AY: “We want to create a new language for how people talk about security; that’s our ultimate mission. People don’t know how to measure security; it’s still very subjective to this day, and it’s hard to answer questions like, ‘If I invest $5M into a firewall, how much more secure does my company become?’ I want to create a simple answer to that question. It’s as much about developing a new language as it is about providing a good security solution. I envision a society where people talk about cybersecurity using our scorecards as the default way to measure security levels. It’s been really encouraging to see this getting picked up externally; for example, I just noticed a top US law firm using our scorecards to rate cyber diligence for all of their M&A transactions. Another example I stumbled upon recently is an S&P 100, publicly traded insurance company with more than 50.000 employees, which is using our scorecards for reporting to the board on the efficacy of their security programs.”
A problem-solver at heart
AY: “What drives me is solving really hard problems and delivering value though those solutions. That’s what gets me out of bed. I thrive in an environment where I get to build something on scarce resources and be creative at the same time. It’s both painful and exciting, but the thrill is comparable to nothing else.
“I love innovation. I love solving problems that people tell me I can’t solve. I have done it since school. In fact, I can’t resist it; my mind just gravitates towards it. In graduate school, I worked on a type of a homomorphic encryption that had been an open problem for twenty years. I tried to solve it for two years by myself, but I could not do it, I just could not get there… But I did know what type of knowledge would be important to solving the problem. So, I went to a conference in Switzerland and met up with an elliptical curve researcher who helped me solve it; he became my co-author. That process gave me insights into the power of collaboration. No matter how smart you are, you can’t always solve problems by yourself.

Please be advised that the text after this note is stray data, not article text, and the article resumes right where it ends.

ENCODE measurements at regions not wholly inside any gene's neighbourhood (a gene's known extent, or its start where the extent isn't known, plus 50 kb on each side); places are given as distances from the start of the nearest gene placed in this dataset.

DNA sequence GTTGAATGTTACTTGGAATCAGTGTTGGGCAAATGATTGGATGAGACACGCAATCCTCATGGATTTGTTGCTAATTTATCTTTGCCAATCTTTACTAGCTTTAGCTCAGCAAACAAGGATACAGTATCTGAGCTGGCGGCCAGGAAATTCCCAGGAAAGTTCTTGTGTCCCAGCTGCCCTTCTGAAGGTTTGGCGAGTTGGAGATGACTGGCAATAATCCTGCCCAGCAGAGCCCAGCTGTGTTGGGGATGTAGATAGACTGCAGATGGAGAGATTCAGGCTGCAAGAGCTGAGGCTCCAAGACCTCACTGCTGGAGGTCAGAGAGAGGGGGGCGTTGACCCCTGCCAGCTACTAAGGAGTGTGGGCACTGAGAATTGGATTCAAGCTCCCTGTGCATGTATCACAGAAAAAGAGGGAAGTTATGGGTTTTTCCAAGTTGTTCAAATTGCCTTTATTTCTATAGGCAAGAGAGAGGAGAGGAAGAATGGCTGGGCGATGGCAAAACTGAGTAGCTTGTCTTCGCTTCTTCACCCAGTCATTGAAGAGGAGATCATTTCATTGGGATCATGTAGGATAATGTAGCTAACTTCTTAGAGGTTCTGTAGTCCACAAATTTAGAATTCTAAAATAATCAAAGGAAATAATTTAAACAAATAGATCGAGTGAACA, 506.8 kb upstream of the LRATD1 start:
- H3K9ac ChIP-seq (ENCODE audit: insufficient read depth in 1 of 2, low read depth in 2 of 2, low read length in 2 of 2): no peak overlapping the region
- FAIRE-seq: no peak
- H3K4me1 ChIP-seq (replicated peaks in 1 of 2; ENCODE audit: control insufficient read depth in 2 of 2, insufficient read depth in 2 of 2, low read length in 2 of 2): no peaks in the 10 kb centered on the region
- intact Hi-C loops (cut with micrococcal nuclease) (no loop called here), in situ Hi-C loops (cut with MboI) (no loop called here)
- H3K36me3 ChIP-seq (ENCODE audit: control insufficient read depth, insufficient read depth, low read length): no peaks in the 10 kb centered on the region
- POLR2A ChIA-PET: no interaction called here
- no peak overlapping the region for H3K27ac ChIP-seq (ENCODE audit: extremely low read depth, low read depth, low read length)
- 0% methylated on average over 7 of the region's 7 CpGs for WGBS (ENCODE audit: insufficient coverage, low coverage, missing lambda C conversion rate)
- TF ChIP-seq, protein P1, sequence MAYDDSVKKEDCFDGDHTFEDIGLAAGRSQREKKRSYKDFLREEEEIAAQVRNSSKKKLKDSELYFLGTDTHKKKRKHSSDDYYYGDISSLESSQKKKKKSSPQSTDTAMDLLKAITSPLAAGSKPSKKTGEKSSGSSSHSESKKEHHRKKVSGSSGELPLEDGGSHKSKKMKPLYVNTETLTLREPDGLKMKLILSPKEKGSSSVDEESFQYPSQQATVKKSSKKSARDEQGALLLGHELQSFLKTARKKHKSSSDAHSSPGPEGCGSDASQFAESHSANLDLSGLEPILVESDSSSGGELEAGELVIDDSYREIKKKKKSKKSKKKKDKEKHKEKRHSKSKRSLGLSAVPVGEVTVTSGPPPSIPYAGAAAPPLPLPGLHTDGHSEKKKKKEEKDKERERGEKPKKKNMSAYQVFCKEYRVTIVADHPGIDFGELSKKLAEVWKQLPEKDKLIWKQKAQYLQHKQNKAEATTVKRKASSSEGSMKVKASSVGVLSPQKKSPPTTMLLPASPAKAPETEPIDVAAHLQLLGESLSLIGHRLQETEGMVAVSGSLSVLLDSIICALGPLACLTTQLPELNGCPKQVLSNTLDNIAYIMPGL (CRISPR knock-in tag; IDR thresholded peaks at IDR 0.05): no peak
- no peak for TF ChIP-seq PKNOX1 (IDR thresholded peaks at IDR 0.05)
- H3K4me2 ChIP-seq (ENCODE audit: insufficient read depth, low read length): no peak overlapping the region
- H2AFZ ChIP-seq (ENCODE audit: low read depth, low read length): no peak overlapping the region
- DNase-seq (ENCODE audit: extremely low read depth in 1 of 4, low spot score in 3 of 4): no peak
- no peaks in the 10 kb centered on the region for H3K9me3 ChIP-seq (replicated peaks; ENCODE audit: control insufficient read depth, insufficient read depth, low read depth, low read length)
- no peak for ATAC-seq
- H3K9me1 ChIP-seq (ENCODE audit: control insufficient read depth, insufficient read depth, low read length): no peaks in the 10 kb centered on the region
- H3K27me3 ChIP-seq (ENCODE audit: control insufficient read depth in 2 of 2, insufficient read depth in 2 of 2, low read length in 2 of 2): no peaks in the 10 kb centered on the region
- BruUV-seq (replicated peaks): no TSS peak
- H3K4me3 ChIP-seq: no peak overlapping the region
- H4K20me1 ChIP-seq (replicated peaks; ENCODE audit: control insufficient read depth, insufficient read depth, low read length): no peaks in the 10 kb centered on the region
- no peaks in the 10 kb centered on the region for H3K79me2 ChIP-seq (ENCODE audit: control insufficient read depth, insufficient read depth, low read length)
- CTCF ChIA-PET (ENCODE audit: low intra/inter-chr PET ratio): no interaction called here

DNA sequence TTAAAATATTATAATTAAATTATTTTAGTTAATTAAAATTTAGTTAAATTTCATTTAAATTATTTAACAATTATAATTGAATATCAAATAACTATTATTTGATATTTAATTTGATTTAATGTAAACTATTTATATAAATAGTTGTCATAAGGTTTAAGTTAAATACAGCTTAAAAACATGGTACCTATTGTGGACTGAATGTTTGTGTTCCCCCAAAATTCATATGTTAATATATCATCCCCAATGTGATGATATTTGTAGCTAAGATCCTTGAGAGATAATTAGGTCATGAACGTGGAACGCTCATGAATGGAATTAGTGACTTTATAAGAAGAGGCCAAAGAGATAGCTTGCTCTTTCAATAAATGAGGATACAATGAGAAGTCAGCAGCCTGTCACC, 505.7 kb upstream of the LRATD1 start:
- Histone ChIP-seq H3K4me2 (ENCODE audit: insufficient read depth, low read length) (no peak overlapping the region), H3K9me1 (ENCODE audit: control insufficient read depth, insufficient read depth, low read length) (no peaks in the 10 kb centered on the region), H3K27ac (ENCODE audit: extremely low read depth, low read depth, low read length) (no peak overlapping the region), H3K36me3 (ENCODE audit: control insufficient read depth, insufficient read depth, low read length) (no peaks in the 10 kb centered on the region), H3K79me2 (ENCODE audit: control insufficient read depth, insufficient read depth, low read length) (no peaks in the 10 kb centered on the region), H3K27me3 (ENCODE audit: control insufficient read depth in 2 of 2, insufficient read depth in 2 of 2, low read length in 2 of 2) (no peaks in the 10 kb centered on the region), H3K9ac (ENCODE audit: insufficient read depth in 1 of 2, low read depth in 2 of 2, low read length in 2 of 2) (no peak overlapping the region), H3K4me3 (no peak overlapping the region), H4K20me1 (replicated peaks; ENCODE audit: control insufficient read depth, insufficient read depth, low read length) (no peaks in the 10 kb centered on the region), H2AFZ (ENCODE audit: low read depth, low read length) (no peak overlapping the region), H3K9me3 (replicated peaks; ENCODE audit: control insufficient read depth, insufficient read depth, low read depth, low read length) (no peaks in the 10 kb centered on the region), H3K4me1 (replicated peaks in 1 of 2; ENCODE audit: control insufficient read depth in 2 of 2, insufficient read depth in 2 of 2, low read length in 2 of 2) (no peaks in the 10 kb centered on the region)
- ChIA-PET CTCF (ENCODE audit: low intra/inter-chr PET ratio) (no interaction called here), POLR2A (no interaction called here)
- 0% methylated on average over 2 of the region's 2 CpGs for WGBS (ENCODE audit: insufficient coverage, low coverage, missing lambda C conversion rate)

In college, Aleksandr competed in chess professionally, and he still plays quite a bit. He is a fast player, and occasionally find himself playing chess online.
AY: “In chess, the queen is the strongest chess piece. You have others of course – knights, bishops, rooks and so on – but the common mistake beginners make is using the queen to protect too many other pieces, essentially overworking a single resource, and not making good use of these pieces. When you use your strongest piece to cover the work other pieces should be doing, you are not developing your army harmoniously. The same goes for an organization. As a CEO, you need to think about whether you have the right people in the right places. Do you have the right individuals, with the right capabilities and the right personalities, to scale and win the game in the end? I have found that if you hire well, your team, working together, should be able to solve 95% of the company’s problems for you.”
20 years from now, Aleksandr is most likely going to be doing another start-up dedicated to solving other problems. But for now, when he is not working on cryptography problems, you can find him appreciating fine art in one of New York’s many galleries, or in Union Square park, playing a game of chess after work.